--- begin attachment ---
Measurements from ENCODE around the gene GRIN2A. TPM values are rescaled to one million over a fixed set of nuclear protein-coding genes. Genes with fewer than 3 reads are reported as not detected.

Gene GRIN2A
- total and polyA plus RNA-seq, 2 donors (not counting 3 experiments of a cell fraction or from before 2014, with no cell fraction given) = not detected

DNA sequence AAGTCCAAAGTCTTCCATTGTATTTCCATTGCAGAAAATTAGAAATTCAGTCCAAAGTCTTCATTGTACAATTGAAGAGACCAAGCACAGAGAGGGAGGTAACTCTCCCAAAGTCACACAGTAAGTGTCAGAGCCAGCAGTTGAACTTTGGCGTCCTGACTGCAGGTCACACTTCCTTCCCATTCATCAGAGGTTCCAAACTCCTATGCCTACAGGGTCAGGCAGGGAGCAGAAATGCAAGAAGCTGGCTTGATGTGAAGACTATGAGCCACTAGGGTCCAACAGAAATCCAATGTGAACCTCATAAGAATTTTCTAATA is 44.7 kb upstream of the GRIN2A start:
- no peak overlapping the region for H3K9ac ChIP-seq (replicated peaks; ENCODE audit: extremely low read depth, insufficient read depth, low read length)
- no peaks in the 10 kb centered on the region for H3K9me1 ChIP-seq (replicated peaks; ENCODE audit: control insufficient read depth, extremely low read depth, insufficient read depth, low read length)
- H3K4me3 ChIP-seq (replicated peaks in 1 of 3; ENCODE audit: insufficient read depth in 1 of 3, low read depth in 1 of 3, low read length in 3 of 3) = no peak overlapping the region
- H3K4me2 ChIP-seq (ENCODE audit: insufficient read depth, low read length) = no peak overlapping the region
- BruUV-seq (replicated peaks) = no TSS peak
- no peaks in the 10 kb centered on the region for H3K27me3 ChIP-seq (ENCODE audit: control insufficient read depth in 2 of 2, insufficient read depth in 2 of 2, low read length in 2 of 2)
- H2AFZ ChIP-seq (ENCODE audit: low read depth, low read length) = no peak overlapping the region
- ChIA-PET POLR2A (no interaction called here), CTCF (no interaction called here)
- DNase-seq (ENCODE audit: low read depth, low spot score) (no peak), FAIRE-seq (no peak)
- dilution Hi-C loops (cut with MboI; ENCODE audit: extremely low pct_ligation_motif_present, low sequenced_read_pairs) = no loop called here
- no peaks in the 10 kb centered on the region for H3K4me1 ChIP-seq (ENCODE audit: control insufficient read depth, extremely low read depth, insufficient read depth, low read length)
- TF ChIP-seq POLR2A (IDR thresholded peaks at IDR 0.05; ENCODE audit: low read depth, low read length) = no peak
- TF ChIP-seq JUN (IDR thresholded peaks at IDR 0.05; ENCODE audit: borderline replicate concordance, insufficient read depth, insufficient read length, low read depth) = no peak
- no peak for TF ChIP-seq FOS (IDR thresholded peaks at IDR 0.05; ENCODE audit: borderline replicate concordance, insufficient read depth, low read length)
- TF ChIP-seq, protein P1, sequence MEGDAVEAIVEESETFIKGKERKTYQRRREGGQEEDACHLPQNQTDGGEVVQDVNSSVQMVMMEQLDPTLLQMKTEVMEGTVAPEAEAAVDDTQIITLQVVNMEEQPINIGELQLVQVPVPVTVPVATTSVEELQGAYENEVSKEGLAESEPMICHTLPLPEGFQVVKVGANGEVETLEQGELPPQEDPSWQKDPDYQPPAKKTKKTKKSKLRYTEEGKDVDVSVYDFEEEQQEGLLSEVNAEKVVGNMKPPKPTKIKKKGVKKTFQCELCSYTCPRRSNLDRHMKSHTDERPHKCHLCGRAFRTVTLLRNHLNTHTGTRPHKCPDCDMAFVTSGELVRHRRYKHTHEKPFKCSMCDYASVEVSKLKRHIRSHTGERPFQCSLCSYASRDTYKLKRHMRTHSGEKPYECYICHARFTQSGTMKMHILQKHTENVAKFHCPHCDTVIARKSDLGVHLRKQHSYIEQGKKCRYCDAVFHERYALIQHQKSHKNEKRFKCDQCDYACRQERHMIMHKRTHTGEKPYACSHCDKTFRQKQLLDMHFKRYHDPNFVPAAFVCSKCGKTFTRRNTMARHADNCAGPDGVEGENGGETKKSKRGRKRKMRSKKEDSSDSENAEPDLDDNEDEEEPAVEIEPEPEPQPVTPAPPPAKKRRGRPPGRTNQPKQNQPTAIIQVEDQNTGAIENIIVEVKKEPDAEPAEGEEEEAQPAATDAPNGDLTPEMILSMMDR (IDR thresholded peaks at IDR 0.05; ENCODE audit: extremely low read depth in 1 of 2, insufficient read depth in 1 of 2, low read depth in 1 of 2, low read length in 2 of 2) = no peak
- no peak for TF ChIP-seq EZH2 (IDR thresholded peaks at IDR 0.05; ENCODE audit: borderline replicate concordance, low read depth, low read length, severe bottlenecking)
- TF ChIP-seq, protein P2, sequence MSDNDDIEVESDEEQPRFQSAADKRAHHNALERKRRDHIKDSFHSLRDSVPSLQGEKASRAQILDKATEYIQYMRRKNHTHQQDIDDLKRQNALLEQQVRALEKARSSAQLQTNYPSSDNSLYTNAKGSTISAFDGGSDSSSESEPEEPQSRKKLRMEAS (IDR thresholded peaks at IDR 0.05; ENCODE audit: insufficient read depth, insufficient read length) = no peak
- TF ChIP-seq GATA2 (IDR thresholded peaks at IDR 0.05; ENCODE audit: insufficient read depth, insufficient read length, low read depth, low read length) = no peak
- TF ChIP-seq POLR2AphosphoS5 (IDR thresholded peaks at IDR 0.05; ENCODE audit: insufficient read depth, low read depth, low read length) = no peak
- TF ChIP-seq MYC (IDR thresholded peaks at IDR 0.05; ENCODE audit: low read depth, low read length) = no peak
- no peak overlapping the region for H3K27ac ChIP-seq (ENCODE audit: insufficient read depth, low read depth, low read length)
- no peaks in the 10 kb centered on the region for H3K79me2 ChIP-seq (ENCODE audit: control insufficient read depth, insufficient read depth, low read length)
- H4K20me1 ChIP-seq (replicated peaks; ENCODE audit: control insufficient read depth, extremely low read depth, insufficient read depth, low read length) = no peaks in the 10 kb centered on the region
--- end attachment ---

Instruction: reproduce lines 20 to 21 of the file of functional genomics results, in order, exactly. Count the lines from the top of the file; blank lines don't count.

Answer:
- no peak for TF ChIP-seq EZH2 (IDR thresholded peaks at IDR 0.05; ENCODE audit: borderline replicate concordance, low read depth, low read length, severe bottlenecking)
- TF ChIP-seq, protein P2, sequence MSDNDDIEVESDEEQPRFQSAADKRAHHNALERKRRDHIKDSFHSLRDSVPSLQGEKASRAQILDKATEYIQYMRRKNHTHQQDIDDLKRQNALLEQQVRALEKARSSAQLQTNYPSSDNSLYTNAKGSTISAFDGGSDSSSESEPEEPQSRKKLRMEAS (IDR thresholded peaks at IDR 0.05; ENCODE audit: insufficient read depth, insufficient read length) = no peak